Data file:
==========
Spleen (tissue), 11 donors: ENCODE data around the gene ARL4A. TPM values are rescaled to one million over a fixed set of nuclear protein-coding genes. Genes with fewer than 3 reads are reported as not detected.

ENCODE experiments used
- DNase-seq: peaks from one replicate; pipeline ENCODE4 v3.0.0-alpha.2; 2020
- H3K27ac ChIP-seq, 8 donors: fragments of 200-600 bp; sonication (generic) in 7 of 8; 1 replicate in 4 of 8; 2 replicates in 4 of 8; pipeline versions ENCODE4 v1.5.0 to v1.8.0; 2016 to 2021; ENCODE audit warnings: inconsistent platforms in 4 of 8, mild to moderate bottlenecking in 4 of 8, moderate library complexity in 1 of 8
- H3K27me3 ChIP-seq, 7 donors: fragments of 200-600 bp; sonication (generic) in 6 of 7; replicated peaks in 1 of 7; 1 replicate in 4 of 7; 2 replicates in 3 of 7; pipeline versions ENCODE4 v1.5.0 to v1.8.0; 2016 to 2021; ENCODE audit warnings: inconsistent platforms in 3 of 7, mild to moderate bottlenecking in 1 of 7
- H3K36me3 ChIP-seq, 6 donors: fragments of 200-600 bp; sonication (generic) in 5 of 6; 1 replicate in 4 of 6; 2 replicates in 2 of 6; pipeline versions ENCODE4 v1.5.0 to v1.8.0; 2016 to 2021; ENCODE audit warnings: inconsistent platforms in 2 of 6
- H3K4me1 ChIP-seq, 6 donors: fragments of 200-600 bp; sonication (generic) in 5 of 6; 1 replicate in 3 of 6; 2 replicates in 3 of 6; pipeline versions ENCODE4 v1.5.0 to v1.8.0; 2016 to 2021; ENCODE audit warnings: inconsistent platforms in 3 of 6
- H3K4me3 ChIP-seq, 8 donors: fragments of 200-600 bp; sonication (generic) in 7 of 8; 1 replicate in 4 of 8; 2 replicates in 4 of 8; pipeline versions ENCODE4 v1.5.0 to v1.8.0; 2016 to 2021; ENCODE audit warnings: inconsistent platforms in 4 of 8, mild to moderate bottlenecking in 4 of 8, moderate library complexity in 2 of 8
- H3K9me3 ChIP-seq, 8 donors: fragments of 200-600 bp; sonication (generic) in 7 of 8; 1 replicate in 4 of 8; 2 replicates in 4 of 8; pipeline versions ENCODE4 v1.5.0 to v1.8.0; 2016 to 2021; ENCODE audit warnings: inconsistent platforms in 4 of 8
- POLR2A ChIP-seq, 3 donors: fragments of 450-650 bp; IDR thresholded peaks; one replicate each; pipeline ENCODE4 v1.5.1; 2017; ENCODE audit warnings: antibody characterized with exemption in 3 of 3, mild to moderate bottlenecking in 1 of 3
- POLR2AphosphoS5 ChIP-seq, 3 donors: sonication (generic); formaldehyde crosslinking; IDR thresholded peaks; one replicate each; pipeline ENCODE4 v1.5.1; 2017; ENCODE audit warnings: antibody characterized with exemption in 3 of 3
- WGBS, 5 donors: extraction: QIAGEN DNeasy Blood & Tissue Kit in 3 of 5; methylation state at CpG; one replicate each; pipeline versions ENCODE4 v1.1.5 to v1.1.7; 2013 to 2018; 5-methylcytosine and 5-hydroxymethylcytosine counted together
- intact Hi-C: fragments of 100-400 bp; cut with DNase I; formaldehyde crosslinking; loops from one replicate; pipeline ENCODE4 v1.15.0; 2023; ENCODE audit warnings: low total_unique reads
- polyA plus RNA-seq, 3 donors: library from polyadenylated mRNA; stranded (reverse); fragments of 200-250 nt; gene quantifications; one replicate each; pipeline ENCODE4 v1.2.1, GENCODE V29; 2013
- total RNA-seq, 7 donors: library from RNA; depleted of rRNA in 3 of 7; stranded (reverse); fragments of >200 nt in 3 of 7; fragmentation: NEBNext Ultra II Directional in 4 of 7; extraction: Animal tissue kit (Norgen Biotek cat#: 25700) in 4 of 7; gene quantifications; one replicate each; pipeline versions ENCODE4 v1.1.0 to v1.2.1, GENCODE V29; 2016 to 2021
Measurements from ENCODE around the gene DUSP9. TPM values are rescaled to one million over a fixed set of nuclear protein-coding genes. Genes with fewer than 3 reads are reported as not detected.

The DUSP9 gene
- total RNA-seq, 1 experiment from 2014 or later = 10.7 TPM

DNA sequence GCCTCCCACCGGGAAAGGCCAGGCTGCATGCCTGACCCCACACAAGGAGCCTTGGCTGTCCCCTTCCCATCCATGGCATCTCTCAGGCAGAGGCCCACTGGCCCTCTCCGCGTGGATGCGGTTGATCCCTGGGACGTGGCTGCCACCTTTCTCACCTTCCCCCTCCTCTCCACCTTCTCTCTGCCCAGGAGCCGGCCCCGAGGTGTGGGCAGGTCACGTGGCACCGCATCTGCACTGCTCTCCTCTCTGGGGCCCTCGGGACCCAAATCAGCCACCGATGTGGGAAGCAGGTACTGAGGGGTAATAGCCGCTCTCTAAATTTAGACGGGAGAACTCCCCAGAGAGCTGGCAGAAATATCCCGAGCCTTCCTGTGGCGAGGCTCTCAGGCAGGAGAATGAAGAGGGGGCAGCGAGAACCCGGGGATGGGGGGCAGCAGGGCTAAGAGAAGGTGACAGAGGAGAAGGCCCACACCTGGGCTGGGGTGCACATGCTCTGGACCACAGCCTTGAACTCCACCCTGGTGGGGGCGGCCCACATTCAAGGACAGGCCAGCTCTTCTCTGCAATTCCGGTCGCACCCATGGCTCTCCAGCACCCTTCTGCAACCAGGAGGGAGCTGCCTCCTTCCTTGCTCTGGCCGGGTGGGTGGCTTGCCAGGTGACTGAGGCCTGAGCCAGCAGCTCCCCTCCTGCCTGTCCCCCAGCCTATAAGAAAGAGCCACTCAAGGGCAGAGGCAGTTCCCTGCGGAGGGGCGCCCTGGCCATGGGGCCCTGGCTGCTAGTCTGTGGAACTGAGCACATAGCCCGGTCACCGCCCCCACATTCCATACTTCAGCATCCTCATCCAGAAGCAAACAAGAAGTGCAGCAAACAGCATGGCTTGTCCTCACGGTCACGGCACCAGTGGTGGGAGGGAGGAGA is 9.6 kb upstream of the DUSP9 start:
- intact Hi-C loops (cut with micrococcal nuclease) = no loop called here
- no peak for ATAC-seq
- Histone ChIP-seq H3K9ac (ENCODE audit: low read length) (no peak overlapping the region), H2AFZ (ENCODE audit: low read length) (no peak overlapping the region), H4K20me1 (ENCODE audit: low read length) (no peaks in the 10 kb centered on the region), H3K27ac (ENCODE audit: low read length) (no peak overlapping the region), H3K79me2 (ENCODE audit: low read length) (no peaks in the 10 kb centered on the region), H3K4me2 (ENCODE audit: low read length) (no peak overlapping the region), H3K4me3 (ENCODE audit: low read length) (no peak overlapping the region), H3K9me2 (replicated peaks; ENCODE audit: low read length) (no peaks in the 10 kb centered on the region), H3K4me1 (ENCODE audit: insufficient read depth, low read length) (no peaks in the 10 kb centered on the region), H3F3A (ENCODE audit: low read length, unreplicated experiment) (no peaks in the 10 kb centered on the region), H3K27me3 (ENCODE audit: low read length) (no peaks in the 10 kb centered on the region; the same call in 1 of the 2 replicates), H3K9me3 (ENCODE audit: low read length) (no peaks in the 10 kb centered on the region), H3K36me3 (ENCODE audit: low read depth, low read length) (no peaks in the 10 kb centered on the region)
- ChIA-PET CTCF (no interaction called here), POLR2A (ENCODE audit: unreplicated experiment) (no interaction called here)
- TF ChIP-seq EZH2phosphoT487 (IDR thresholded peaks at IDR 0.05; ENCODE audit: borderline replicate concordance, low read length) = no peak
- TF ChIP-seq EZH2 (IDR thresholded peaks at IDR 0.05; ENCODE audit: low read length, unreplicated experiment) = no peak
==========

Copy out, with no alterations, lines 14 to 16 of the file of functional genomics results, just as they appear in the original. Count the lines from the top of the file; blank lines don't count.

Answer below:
- polyA plus RNA-seq, 3 donors: library from polyadenylated mRNA; stranded (reverse); fragments of 200-250 nt; gene quantifications; one replicate each; pipeline ENCODE4 v1.2.1, GENCODE V29; 2013
- total RNA-seq, 7 donors: library from RNA; depleted of rRNA in 3 of 7; stranded (reverse); fragments of >200 nt in 3 of 7; fragmentation: NEBNext Ultra II Directional in 4 of 7; extraction: Animal tissue kit (Norgen Biotek cat#: 25700) in 4 of 7; gene quantifications; one replicate each; pipeline versions ENCODE4 v1.1.0 to v1.2.1, GENCODE V29; 2016 to 2021
Measurements from ENCODE around the gene DUSP9. TPM values are rescaled to one million over a fixed set of nuclear protein-coding genes. Genes with fewer than 3 reads are reported as not detected.